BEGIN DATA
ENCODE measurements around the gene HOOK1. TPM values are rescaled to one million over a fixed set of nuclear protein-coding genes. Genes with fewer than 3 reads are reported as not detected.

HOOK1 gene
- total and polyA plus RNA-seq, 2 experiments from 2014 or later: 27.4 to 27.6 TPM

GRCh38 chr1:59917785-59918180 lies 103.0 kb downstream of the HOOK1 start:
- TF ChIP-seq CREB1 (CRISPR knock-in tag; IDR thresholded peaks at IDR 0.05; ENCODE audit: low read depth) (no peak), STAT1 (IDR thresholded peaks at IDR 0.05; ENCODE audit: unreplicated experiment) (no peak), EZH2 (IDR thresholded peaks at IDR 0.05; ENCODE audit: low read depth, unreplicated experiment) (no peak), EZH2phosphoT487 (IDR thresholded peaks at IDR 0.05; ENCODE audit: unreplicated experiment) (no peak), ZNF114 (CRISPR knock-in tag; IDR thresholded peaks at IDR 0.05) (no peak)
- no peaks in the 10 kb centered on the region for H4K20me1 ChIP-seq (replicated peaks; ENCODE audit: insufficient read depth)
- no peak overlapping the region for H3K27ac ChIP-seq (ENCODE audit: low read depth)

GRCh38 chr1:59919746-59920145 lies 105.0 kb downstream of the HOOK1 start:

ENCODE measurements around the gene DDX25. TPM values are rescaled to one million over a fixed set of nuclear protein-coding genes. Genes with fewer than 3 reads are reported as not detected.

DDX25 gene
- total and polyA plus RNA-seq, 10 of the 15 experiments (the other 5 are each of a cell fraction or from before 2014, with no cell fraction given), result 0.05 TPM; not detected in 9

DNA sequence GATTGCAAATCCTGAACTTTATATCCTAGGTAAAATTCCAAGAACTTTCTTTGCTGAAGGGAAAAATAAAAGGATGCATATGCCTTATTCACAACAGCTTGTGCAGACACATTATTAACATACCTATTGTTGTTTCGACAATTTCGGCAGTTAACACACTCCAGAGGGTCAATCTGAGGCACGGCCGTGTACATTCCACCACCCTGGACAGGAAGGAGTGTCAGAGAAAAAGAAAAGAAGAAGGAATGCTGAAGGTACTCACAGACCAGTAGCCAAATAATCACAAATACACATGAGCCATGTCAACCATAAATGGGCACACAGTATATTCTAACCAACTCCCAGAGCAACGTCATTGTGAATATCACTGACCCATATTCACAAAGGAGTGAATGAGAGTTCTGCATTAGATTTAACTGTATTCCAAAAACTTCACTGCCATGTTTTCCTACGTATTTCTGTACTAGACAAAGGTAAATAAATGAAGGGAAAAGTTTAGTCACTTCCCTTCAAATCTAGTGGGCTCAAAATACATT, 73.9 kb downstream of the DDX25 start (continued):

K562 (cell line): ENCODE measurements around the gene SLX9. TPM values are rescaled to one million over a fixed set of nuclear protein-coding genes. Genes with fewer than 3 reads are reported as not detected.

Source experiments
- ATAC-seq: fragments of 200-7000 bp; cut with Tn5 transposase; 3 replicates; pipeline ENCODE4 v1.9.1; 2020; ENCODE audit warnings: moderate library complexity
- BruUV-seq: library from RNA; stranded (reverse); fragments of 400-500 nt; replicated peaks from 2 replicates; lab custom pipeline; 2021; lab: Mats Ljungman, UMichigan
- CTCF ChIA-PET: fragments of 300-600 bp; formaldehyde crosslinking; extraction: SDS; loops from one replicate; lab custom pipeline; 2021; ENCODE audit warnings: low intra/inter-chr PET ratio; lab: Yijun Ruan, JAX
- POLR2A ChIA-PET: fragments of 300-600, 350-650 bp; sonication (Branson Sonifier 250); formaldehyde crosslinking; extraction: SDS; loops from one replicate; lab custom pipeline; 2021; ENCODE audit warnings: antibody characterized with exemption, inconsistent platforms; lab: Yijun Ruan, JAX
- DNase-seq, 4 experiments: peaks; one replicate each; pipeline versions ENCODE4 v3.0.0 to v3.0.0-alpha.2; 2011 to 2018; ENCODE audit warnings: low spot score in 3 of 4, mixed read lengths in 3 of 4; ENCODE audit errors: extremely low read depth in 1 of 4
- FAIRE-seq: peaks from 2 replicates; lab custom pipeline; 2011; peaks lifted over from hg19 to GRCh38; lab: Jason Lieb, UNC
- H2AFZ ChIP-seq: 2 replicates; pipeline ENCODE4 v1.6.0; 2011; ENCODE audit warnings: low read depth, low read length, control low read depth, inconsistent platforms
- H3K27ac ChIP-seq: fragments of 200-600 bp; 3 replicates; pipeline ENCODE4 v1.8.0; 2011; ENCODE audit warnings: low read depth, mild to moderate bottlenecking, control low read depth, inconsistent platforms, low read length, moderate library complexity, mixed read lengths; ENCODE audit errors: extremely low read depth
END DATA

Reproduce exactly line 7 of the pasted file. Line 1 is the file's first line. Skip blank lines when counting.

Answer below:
- no peak overlapping the region for H3K27ac ChIP-seq (ENCODE audit: low read depth)